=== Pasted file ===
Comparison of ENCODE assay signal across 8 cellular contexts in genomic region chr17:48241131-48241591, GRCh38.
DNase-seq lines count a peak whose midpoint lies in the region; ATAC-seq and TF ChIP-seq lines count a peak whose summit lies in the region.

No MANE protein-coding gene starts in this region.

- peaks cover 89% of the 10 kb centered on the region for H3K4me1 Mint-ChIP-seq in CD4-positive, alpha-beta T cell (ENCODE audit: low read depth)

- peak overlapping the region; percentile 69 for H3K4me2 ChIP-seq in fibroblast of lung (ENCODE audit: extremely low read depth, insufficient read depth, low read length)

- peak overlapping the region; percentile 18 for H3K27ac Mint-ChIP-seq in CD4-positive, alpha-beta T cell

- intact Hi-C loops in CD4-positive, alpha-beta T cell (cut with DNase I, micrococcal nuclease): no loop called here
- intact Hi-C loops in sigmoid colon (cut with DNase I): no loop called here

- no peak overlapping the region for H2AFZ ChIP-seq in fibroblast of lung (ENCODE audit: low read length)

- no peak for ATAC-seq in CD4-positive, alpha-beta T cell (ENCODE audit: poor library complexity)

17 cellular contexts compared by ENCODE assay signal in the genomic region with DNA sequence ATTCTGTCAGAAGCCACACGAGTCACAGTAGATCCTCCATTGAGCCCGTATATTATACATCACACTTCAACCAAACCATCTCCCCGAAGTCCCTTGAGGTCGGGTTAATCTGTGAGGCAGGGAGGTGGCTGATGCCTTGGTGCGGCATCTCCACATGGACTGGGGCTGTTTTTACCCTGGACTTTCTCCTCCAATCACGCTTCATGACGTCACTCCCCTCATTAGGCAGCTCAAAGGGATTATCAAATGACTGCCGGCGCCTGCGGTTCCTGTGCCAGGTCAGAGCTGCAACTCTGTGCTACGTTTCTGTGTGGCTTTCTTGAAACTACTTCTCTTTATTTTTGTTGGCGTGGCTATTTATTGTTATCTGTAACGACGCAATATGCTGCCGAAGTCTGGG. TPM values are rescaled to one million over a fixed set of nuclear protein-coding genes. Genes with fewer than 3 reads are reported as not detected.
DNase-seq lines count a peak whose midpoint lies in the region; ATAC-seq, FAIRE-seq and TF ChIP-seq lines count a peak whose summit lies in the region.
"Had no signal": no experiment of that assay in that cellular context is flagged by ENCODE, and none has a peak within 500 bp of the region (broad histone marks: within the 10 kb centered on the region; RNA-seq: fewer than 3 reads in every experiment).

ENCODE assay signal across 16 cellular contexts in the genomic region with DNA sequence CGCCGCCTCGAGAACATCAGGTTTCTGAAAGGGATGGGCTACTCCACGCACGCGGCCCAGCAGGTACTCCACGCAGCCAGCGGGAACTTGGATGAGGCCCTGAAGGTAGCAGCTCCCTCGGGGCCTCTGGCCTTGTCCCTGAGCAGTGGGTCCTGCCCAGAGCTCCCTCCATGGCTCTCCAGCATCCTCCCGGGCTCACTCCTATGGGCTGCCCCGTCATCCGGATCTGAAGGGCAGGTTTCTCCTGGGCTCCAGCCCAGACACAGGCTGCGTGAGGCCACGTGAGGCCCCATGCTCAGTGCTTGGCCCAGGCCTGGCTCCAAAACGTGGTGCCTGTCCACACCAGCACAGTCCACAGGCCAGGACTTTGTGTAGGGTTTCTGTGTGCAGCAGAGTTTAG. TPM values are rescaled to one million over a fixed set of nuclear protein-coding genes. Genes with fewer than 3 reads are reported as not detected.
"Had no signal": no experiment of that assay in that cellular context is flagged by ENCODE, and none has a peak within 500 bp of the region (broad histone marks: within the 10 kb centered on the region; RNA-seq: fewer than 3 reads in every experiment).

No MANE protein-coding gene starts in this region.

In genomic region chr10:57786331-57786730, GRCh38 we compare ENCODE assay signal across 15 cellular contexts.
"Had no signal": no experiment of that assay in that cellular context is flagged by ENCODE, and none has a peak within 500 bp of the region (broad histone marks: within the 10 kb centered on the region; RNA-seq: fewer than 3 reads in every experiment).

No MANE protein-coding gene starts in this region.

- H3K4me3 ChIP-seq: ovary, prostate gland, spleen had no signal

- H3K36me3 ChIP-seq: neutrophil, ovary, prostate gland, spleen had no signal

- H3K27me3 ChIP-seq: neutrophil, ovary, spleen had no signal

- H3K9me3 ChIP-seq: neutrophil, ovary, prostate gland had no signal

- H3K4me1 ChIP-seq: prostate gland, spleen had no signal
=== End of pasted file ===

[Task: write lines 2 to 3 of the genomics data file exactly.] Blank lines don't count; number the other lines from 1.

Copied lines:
DNase-seq lines count a peak whose midpoint lies in the region; ATAC-seq and TF ChIP-seq lines count a peak whose summit lies in the region.

No MANE protein-coding gene starts in this region.